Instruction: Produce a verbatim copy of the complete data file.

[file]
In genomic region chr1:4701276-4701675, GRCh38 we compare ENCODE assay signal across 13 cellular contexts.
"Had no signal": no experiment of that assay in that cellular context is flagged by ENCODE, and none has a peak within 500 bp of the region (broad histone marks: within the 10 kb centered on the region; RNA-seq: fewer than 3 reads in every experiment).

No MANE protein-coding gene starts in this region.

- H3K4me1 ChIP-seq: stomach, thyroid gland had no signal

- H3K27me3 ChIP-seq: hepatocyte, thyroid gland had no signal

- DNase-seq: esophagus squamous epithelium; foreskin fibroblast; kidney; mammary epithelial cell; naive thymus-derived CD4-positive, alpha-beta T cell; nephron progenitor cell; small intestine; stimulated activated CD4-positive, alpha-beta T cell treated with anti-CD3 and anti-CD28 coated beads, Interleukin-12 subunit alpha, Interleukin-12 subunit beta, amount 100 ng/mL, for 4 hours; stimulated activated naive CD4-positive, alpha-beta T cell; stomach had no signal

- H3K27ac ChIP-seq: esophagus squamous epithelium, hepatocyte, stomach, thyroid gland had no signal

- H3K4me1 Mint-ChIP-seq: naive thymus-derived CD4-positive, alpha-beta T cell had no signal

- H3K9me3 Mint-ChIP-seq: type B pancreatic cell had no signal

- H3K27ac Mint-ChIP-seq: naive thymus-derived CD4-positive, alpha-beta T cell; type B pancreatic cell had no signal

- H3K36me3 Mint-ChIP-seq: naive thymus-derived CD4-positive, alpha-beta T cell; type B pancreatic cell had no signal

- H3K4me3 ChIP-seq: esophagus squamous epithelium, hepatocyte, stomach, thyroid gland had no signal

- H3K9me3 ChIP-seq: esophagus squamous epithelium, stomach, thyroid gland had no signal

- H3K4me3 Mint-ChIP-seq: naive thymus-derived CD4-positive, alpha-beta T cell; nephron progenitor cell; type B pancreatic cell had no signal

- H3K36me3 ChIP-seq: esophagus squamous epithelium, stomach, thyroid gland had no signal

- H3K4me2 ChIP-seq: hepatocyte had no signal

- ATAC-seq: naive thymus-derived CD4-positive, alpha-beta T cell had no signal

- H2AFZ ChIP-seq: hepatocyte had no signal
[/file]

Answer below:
In genomic region chr1:4701276-4701675, GRCh38 we compare ENCODE assay signal across 13 cellular contexts.
"Had no signal": no experiment of that assay in that cellular context is flagged by ENCODE, and none has a peak within 500 bp of the region (broad histone marks: within the 10 kb centered on the region; RNA-seq: fewer than 3 reads in every experiment).

No MANE protein-coding gene starts in this region.

- H3K4me1 ChIP-seq: stomach, thyroid gland had no signal

- H3K27me3 ChIP-seq: hepatocyte, thyroid gland had no signal

- DNase-seq: esophagus squamous epithelium; foreskin fibroblast; kidney; mammary epithelial cell; naive thymus-derived CD4-positive, alpha-beta T cell; nephron progenitor cell; small intestine; stimulated activated CD4-positive, alpha-beta T cell treated with anti-CD3 and anti-CD28 coated beads, Interleukin-12 subunit alpha, Interleukin-12 subunit beta, amount 100 ng/mL, for 4 hours; stimulated activated naive CD4-positive, alpha-beta T cell; stomach had no signal

- H3K27ac ChIP-seq: esophagus squamous epithelium, hepatocyte, stomach, thyroid gland had no signal

- H3K4me1 Mint-ChIP-seq: naive thymus-derived CD4-positive, alpha-beta T cell had no signal

- H3K9me3 Mint-ChIP-seq: type B pancreatic cell had no signal

- H3K27ac Mint-ChIP-seq: naive thymus-derived CD4-positive, alpha-beta T cell; type B pancreatic cell had no signal

- H3K36me3 Mint-ChIP-seq: naive thymus-derived CD4-positive, alpha-beta T cell; type B pancreatic cell had no signal

- H3K4me3 ChIP-seq: esophagus squamous epithelium, hepatocyte, stomach, thyroid gland had no signal

- H3K9me3 ChIP-seq: esophagus squamous epithelium, stomach, thyroid gland had no signal

- H3K4me3 Mint-ChIP-seq: naive thymus-derived CD4-positive, alpha-beta T cell; nephron progenitor cell; type B pancreatic cell had no signal

- H3K36me3 ChIP-seq: esophagus squamous epithelium, stomach, thyroid gland had no signal

- H3K4me2 ChIP-seq: hepatocyte had no signal

- ATAC-seq: naive thymus-derived CD4-positive, alpha-beta T cell had no signal

- H2AFZ ChIP-seq: hepatocyte had no signal